Supporters of a generous federal tax deduction for landowners who, in essence, donate property for conservation or preservation are trying to persuade Congress to make the tax break permanent. First, though, they have to get it back on the books; it expired at the end of 2013.
These conservation, wildlife and agriculture groups had some allies on the Senate Finance Committee, but its members approved only a two-year renewal of the “enhanced” conservation easement deduction. They are hoping for better results from the House Ways and Means Committee, where Chairman Dave Camp, R-Mich., appears to be for the tax break, since he proposed to make it permanent in the tax platform he released in February.
The tax break applies to those who grant a government agency or a nonprofit such as a land trust a conservation or preservation easement for a piece of property. With the easement, the owner gives up the right to develop the land in the future, in return for a tax deduction for the lost market value of the land. The owner retains the title, though.
Backers of the tax break say that tax deductions for conservation easements have protected rural land from suburban and city sprawl and provided habitat for wildlife.
“Having that tax provision,” Dale Moore, policy director for the American Farm Bureau Federation, said, “is basically an incentive for farmers and ranchers to invest in a conservation practice that is going to have the co-benefit of helping to improve production on the land in all the ways that conservation does and at the same time there is a public good to it.”
The tax break that is in permanent law allows those donating easements to deduct up to 30 percent of their adjusted gross income, spread over 5 years. The “enhanced” provision that has expired allowed landowners to deduct up to 50 percent of their adjusted gross income for their donations. Qualified farmers and ranchers could deduct 100 percent of their adjusted gross income spread over 16 years.
Questions have been raised in the past about the loss of taxable income to the government versus measurable benefit to the public. In particular, the use of the tax break by golf course owners has drawn scrutiny with allegations that deductions claimed for the donated land value have been excessive in some cases.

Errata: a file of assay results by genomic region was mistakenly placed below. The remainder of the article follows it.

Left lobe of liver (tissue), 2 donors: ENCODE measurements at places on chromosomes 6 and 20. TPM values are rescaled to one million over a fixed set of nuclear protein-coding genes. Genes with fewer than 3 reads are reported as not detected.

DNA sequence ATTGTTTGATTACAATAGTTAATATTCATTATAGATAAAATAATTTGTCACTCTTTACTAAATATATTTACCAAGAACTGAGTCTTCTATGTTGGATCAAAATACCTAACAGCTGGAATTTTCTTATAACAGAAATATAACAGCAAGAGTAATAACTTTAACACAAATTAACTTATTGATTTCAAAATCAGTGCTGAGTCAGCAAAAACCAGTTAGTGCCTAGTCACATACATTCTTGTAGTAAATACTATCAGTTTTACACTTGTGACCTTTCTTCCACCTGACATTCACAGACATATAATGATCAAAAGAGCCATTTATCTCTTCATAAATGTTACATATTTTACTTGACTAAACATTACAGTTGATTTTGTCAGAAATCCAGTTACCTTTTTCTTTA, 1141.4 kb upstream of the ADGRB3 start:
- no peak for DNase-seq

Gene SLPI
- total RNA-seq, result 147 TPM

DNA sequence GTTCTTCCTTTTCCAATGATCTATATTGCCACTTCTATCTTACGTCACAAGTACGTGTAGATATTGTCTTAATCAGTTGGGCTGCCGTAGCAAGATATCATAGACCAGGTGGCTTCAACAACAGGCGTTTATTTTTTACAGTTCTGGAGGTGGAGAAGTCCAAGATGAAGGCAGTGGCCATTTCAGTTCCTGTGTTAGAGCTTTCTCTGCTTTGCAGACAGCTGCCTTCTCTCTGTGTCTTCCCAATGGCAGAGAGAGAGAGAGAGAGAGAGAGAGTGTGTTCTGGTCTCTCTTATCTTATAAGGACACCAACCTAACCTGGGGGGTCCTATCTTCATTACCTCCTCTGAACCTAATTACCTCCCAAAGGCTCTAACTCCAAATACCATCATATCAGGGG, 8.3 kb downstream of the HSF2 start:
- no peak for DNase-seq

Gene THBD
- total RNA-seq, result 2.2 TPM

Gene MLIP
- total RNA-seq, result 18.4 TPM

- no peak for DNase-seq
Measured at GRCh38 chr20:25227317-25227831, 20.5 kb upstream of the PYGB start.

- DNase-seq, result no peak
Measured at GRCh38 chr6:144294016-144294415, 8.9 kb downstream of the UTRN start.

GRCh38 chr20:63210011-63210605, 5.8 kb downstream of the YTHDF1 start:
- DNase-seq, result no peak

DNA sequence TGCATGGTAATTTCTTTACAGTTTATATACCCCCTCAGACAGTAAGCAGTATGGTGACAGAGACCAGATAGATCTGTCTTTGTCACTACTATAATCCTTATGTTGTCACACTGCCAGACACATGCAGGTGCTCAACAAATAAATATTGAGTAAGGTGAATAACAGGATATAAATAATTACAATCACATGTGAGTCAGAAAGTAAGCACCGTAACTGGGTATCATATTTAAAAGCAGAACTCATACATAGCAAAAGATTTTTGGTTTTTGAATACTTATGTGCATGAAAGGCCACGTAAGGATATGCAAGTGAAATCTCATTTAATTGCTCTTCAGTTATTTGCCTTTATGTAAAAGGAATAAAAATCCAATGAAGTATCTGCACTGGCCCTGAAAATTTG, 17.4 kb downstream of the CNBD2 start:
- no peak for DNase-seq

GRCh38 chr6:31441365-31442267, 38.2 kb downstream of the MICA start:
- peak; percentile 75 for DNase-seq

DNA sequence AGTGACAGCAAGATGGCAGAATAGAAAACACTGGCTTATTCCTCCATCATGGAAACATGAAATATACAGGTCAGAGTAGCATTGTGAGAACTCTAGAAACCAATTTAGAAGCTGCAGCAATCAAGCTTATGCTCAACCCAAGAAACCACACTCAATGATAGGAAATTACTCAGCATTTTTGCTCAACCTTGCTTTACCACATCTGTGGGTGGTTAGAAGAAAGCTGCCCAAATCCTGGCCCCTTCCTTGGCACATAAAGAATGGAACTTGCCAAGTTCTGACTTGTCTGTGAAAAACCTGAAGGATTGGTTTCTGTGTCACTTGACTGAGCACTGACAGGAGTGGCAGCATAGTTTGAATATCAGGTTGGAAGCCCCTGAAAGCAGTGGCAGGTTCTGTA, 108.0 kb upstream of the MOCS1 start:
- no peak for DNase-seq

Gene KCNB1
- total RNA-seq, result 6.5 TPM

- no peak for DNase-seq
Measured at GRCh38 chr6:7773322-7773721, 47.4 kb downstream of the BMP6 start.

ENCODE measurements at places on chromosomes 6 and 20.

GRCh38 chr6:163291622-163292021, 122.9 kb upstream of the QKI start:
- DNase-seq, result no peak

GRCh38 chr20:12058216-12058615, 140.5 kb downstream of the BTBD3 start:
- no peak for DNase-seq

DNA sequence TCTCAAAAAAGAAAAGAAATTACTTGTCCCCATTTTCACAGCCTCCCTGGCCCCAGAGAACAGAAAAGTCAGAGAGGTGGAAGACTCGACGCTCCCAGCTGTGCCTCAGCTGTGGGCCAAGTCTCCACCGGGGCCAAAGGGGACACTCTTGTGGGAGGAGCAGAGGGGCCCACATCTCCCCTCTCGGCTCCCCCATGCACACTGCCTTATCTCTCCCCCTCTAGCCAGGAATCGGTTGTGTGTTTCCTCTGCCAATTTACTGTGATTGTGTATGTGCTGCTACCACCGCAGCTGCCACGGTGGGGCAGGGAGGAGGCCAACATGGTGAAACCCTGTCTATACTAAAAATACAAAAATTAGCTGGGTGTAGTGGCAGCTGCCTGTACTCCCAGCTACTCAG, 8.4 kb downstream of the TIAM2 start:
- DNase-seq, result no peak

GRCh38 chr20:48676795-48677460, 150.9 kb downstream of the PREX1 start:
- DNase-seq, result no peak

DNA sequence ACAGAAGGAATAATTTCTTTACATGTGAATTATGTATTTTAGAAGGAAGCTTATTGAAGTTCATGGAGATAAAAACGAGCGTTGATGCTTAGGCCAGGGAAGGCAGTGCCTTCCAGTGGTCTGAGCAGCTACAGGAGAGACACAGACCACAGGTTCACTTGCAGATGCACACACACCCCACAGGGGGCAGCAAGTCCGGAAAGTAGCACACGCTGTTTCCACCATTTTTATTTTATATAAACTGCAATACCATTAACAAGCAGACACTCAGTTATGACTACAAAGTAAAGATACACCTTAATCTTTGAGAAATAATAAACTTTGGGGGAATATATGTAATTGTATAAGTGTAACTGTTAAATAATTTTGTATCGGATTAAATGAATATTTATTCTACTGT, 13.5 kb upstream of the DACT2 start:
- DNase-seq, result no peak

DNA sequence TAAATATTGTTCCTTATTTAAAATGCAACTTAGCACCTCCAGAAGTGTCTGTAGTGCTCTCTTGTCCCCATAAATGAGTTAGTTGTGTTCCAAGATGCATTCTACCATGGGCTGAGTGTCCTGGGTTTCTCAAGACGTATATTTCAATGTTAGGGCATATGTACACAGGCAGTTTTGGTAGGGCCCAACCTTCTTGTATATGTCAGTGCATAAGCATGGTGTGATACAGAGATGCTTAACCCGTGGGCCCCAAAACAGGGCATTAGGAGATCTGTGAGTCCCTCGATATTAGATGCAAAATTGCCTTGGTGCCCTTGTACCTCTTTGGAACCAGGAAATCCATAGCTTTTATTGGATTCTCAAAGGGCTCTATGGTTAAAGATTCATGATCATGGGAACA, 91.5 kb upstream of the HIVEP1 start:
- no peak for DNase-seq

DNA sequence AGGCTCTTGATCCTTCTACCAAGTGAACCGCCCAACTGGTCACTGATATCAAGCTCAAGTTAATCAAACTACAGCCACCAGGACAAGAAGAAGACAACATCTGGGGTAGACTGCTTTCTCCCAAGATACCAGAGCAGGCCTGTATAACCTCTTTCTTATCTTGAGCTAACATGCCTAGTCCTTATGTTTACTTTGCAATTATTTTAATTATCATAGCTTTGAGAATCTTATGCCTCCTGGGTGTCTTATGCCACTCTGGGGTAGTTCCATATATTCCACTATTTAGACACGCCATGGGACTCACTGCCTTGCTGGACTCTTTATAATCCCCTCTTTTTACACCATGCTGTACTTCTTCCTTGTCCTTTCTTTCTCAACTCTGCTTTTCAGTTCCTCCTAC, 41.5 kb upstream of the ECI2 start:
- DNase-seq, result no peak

The IRS and others also have raised concerns about preservation easements in which owners win tax deductions by promising not to make changes in a building, when the changes already are forbidden by local zoning laws or restrictions.
The Obama administration recommended making the conservation easement permanent in its 2015 budget, but called for eliminating the deduction for golf course owners and tightening requirements on the historic preservation claims. The administration estimated that the modified deduction would cost the government $522 million between fiscal years 2015 and 2024. Last year, Montana Democrat Max Baucus, then chairman of the Senate Finance Committee, excluded golf course owners from a stand-alone bill (S 526) to make the conservation easement permanent. The committee’s ranking Republican, Orrin G. Hatch of Utah, co-sponsored the bill.
Baucus had been behind the revision that raised the deduction levels for farm and nonfarm land donors in 2006, and to him having a permanent deduction seemed a logical step.
In the House, Ways and Means members Jim Gerlach, R-Pa. and Mike Thompson, D-Calif., have a measure (HR 2807) similar to the Senate bill that has 186 co-sponsors, including Michigan Democrat John D. Dingell, who wrote the original conservation easement tax deduction nearly 40 years ago.
In April, the Finance Committee, under new chairman Ron Wyden of Oregon, approved a two-year renewal of the conservation easement without the administration’s modifications. It is part of the committee’s tax extender package (S 2260). The relatively obscure tax provision would be extended through 2015 at a 10-year cost of $268 million to the U.S. Treasury, according to the Joint Committee on Taxation. The first two years account for $87 million of the cost.
Under the current committee version, golf course owners could continue to donate land and claim the deduction.
“I’m thinking logic prevailed,” said Mike Hughes, chief executive officer of the National Golf Course Owners Association.
“Golf has just as much right to be included as any other business,” Hughes said. “It’s an important economic driver for many areas. It accounts for 2 million jobs. They are stable businesses, sustainable businesses. They are good land uses.” The average 18-hole golf course covers about 150 acres.
The Land Trust Alliance, the lead group campaigning to make the tax credit permanent, took no position on the golf course question. Instead, the alliance is touting the tax deduction as an attractive financial planning tool for farmers and ranchers that also delivers environmental benefits.
Russ Shay, public policy director for the Land Trust Alliance, said he remains optimistic about winning permanent status for the deduction. He said the Senate has approved the idea several times. The House has been a question mark.
The higher deduction level, he said, is more important to property owners of modest income. “Sen. Baucus was approached by people from his state who were involved in land conservation and working with the ranching community. What they found was the ranching community there had relatively modest income. The development rights to their land was 10 or 20 times what their annual income was or maybe even more” because of developers interest in building homes for the well-to-do in scenic parts of Montana.
They would take a financial deduction in donating land that might easily be worth $1 million or more, Shay said.
An earlier version of this story misstated how long the permanent tax break allows for deductions.